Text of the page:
At midafternoon on a Saturday, a puzzled little girl sat at the counter of Candy Kitchen in Wilton, Iowa. She stared at the ceiling, asking, “Where are they at?” There were shrill sounds of birds, chirping and singing.

In a booth nearby, two regulars of the Candy Kitchen had knowing smiles.

The man behind the fountain nodded. George Nopoulos was making those bird whistles. His mimicry of songbirds is known all over eastern Iowa. Maybe much of the United States. At least, one day he fooled the movie star Gregory Peck into thinking that there were birds loose in the Candy Kitchen, which is claimed to be the longest-running (1860) soda fountain in America.

GEORGE NOPOULOS is a legend in a white shirt and bow tie.  He is 93 years old and has been working at the Candy Kitchen since he was 6. That makes him an employee for 87 years and likely the world’s oldest soda jerk.

George will tie on his apron at 7 in the morning, and if business is good, he may not leave until 5 in the afternoon.

“A man has to earn his wages,” he says, cracking a smile. I have never seen George when he wasn’t smiling.

George and his wife, Thelma, own the Candy Kitchen, inheriting it from his father, Gus, a hard-working Greek who left his homeland to first open a candy store in downtown Davenport before moving to Wilton, 25 miles west of Davenport.

“We’ve been husband and wife for 63 years, but I say that George is married to this place,” says Thelma.

George has dark, beady eyes that twinkle, especially when he does the bird calls.

“And look,” he pats his head. “For an old guy like me, I have a lot of hair on top. It’s what’s on top that counts.”

“We make quite a pair,” says Thelma. “We do very well considering our age.”

Thelma and George are non-stop in this soda shop that looks to be the set of an old movie. The mirrored walls are hand-lettered by Thelma in white chalk-like paint that serves as the menu. The Candy Kitchen is long and narrow, with a candy case of malted milk balls and gum drops.

“THERE ISN’T a day when I don’t think I’m glued to this place,” says George.  He scowls at the word “retirement” and sputters, “Never.”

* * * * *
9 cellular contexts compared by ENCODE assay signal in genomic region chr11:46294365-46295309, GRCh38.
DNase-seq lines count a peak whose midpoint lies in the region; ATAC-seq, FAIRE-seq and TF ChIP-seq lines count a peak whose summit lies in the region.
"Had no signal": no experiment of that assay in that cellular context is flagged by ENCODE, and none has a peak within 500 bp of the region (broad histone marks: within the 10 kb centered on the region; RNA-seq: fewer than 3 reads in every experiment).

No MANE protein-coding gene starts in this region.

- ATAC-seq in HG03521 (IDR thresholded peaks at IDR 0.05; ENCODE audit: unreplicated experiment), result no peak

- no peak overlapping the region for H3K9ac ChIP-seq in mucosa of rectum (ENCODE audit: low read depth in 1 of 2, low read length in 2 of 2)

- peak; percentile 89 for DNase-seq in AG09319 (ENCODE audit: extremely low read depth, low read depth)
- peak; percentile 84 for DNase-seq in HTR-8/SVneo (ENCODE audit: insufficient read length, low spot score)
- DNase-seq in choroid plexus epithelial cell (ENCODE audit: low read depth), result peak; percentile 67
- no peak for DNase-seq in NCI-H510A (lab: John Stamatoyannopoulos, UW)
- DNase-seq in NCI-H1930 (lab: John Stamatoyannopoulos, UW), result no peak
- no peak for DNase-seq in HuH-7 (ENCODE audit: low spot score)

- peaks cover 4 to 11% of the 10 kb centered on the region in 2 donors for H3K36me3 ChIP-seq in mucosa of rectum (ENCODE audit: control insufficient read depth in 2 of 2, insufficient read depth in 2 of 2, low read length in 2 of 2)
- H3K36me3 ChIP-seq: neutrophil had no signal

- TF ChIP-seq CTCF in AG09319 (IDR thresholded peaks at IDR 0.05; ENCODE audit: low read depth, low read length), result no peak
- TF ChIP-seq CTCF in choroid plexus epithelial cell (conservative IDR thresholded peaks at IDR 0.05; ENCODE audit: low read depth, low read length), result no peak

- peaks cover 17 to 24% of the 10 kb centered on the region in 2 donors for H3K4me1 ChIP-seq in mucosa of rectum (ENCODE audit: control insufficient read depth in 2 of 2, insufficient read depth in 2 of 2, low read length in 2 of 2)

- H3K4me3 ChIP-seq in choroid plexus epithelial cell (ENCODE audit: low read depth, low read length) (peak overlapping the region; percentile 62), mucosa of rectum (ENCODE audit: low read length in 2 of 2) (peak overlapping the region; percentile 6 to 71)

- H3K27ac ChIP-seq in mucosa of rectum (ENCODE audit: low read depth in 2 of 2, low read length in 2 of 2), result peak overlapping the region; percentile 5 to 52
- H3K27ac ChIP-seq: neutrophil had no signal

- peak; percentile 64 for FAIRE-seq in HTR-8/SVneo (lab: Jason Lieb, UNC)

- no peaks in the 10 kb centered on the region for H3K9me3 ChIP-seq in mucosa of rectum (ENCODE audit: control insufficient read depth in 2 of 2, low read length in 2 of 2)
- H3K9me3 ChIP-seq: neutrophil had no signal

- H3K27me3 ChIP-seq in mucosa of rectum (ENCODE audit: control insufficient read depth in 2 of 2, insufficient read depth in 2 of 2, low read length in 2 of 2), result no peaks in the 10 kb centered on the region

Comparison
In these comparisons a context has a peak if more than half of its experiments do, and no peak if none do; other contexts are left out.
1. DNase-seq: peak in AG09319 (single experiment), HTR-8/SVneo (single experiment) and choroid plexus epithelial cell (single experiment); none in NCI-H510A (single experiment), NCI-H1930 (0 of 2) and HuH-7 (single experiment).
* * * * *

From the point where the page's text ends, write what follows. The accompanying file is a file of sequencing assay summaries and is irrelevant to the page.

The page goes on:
He talks, jokes and whistles all at the same time while making a banana split. Every one of those splits, he says, “is my masterpiece.”

As mentioned, he came to work for his dad when he was 6. “My first job was to stand on one of those little metal ice cream chairs and wind the Victrola on Saturday night when the farmers came in for ice cream and the music. We didn’t have electricity. The place was lit with gas light fixtures.”

George even remembers some of the songs he played on the Victrola, like “Just because she made those goo-goo eyes.”

George reluctantly admits that he is slowing down, but is still perky and good for three or four corny gags when his morning coffee club meets at the Candy Kitchen.

“GEORGE IS AN AMAZING guy who is non-stop. I don’t know what some of the guys around town would do without George’s wake-us-up coffee,” says Ed Williams, the retired principal of Wilton High School who always orders a second cup, which is on the house.

George can rattle off one-liners as fast as the old comedian, Milton Berle. “Come in some morning for coffee and meet Big John.  He wears size 15 shoes. Any bigger they’d need motors on them,” he says.

“If anyone comes in here depressed, they leave laughing,” he says.

During a late afternoon visit, I found George looking lively, even thought it had been a long day.

“I just made 20 gallons of ice cream. I can make 2 1/2  gallons in 20 minutes.  Do I make it by hand? You’re kidding,” he shakes his head. “I use a motorized ice cream maker. We bought it in 1951.”

He laughs, gives a little whistle, and says, “Everything around here is old.”

George takes pride in his soda fountain concoctions

“I have a favorite, root beer with a little vanilla. Customers didn’t know what to call it. I had to call it something so I call it Had-a-Call, like the old Hadacol.”

(Hadacol, for the unknowing, was a patent medicine marketed as a vitamin supplement in the late 1940s and early ’50s. Its principal attraction was that it contained 12 percent alcohol.)

George’s biggest seller is his chocolate soda, so thick it needs to be dug out with a long spoon. Second favorite is his cherry Coke.

“Gregory Peck was in here once before speaking in Iowa City. His dad ran a pharmacy and he bet me that he could still make a cherry Coke. He stepped behind the fountain and made a perfect one,” George recalls.


THE WARM weather hours are busiest for George and Thelma. Come April, they’ll be open seven days a week.

“Now, our weekday hours are irregular. If you’re coming out, call us first,” says Thelma. The number  is 563-732-2278.

George will whistle like a canary. But during my last cold-day visit, he apologized, “The birds have had a sore throat lately.”

Contact Bill Wundram at 563-383-2249 or